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Menopausal Mother Nature

News about Climate Change and our Planet


Guest blog by anonymous.

Mark writes: I don’t normally publish anonymous guest blogs but in this case, knowing the circumstances, I can see why the person wishes to remain anonymous. And the text stands on its own. See also this recent blog on the same subject, from a different perspective, by our friends at Raptor Persecution UK.

The New Killing Fields – Why encouraging crop-nesting hen harriers defies logic

This year, Natural England will commence its project to create a population of arable-nesting hen harriers in southern England. The aim here is to encourage hen harriers to nest in cereal crops, as hen and Montagu’s harriers do in parts of Spain and France. Because UK hen harriers prefer to nest in the heather dominated uplands, and young birds fledged from such habitats will look to nest on heather moorlands, not arable, Natural England has reportedly decided to source its birds from arable areas in Spain or France. Being derived from an arable-nesting population, these translocated birds should thus nest in cereals in the England translocation area, rather than wandering off in search of heather moorland.

A big problem with this approach is that hen harriers nesting in cereal fields tend to fail without active human intervention. Farm operations destroy nests. Increasing the range of a species of conservation concern is a sound conservation strategy; deliberately inducing a species vulnerable to agricultural operations to nest in arable fields isn’t sound – it’s reckless.  

In fact, the conservationists working to protect arable-nesting hen and Montagu’s harriers in Spain and France say their efforts have created a ‘conservation trap’. They have succeeded, through costly interventions, to protect some hen and Montagu’s harrier nests in arable from farm operations. But as the hen harrier population has increased in these arable landscapes, the costs of protecting them has mushroomed. Today, these arable nesting populations are only viable because field workers monitor the population, locate nests, then intervene when farmers undertake operations.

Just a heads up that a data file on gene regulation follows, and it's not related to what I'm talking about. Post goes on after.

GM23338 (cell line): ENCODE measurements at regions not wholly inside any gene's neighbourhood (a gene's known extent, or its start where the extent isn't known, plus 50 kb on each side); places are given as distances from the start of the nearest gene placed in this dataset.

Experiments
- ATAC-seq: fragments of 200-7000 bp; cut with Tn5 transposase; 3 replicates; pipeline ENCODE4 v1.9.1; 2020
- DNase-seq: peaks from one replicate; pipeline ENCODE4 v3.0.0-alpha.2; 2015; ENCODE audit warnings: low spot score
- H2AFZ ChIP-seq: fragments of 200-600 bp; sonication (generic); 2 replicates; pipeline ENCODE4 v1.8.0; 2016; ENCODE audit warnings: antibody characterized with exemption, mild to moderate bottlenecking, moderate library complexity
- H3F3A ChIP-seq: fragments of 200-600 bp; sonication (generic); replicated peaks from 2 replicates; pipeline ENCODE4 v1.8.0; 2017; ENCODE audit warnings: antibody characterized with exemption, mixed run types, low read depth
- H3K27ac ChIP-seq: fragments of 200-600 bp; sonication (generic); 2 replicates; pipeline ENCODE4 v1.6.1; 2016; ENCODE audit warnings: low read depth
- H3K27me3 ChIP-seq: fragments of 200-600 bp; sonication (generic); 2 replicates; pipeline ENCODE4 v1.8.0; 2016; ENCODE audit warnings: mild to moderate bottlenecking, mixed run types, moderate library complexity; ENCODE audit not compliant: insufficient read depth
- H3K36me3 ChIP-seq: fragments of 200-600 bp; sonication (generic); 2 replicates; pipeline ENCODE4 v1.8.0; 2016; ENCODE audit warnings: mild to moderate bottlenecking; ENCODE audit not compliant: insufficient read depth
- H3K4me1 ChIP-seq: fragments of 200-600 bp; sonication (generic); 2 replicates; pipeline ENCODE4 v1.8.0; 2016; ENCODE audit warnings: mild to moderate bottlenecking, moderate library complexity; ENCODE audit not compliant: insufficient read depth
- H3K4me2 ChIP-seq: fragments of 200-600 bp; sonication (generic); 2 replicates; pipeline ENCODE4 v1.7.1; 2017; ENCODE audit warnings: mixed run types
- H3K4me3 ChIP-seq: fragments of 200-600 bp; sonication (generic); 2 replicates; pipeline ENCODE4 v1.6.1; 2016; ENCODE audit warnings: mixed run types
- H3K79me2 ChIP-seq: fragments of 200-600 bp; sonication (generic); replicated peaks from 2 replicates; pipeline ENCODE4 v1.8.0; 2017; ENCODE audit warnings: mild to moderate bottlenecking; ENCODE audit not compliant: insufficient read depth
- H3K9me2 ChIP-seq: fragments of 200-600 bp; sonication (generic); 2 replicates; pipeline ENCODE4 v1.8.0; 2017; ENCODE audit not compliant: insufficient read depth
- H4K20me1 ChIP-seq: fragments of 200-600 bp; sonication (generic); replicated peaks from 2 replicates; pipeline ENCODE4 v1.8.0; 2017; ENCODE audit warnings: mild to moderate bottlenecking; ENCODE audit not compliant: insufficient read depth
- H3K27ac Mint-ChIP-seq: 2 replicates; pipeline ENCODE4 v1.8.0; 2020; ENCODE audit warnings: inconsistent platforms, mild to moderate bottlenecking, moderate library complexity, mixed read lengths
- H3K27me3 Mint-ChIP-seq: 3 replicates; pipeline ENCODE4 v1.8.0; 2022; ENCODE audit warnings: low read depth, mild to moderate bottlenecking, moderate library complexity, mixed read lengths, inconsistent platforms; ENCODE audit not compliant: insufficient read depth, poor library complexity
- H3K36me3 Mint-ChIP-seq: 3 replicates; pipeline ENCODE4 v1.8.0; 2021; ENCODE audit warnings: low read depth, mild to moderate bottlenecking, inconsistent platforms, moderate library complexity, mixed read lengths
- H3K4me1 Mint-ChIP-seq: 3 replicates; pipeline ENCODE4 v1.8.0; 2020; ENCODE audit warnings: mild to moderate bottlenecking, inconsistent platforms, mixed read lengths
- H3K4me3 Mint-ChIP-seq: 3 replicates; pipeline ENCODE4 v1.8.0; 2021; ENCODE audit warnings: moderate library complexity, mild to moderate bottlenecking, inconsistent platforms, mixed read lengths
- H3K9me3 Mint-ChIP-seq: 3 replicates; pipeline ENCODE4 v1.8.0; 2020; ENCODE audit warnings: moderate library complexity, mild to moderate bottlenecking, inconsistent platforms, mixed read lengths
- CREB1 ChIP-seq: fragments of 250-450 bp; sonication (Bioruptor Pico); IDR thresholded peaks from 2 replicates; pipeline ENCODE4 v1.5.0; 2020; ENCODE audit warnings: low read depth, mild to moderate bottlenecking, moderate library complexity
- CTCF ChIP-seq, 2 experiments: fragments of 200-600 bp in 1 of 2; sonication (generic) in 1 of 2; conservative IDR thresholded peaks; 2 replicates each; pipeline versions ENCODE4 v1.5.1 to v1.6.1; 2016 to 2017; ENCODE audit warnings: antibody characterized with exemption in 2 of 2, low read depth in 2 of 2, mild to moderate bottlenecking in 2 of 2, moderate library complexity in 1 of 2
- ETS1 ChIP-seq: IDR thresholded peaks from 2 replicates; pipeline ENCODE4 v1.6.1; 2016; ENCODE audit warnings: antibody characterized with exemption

The dubious ecological- and cost-effectiveness of this situation is analogous to the Wessex and Breckland arable nesting stone curlew population. This population has increased but so too has the cost of ensuring their safety and providing safe nesting plots in arable fields. In fact, Natural England has progressively cut funding for stone curlew conservation due to spiralling costs as the arable nesting population has increased. All this in the very same place they now plan to create an arable-nesting hen harrier population.

And hen harriers are likely to be even more costly: at least stone curlews can be induced to nest within relatively safe bare tilled plots in arable fields. Hen harriers of course nest within the cereal crops themselves, not on safe plots. If the translocated project is to succeed, Natural England will need to intervene to ensure cereal nesters remain safe from crop treatments and harvesting operations. There’s probably no such thing as a safe, self-sustaining hen harrier population within arable – if after, say, ten years, Natural England switched off funding for nest protection, nests in arable will be destroyed, and the southern England hen harrier population will probably decline. 

It seems very likely that Natural England funding to safeguard arable-nesting hen harriers will not be sustained for the long-term: as the stone curlew population in the same area has increased, Natural England has slashed funding. 

It’s difficult to think of another arable-associated species that is more vulnerable in intensive arable plains than the hen (and Montagu’s) harrier, yet Natural England is intent on creating just such an intervention-dependent population. This defies logic.


D. Torres-Orozco et al., (2016) From a conservation trap to a conservation solution: lessons from an intensively managed Montagu’s harrier population

Cardador, L., et al., (2015) Conservation Traps and Long-Term Species Persistence in Human-Dominated Systems


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